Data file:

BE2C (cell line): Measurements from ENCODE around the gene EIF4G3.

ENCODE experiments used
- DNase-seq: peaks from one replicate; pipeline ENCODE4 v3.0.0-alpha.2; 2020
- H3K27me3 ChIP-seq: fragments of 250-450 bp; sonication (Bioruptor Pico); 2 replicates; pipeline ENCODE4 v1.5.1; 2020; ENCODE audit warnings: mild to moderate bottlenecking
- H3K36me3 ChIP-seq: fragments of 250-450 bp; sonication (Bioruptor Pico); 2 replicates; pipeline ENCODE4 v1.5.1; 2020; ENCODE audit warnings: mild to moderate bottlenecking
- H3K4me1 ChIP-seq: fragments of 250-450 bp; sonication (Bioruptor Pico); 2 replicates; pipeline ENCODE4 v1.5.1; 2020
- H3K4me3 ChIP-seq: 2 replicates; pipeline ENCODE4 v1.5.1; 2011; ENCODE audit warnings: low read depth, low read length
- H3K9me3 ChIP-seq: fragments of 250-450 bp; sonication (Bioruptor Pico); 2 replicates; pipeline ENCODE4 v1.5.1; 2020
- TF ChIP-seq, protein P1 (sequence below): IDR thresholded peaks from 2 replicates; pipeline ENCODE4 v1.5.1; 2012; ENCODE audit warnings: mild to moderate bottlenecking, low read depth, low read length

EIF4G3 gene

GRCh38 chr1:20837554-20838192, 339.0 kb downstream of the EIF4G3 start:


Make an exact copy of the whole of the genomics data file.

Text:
BE2C (cell line): Measurements from ENCODE around the gene EIF4G3.

ENCODE experiments used
- DNase-seq: peaks from one replicate; pipeline ENCODE4 v3.0.0-alpha.2; 2020
- H3K27me3 ChIP-seq: fragments of 250-450 bp; sonication (Bioruptor Pico); 2 replicates; pipeline ENCODE4 v1.5.1; 2020; ENCODE audit warnings: mild to moderate bottlenecking
- H3K36me3 ChIP-seq: fragments of 250-450 bp; sonication (Bioruptor Pico); 2 replicates; pipeline ENCODE4 v1.5.1; 2020; ENCODE audit warnings: mild to moderate bottlenecking
- H3K4me1 ChIP-seq: fragments of 250-450 bp; sonication (Bioruptor Pico); 2 replicates; pipeline ENCODE4 v1.5.1; 2020
- H3K4me3 ChIP-seq: 2 replicates; pipeline ENCODE4 v1.5.1; 2011; ENCODE audit warnings: low read depth, low read length
- H3K9me3 ChIP-seq: fragments of 250-450 bp; sonication (Bioruptor Pico); 2 replicates; pipeline ENCODE4 v1.5.1; 2020
- TF ChIP-seq, protein P1 (sequence below): IDR thresholded peaks from 2 replicates; pipeline ENCODE4 v1.5.1; 2012; ENCODE audit warnings: mild to moderate bottlenecking, low read depth, low read length

EIF4G3 gene

GRCh38 chr1:20837554-20838192, 339.0 kb downstream of the EIF4G3 start: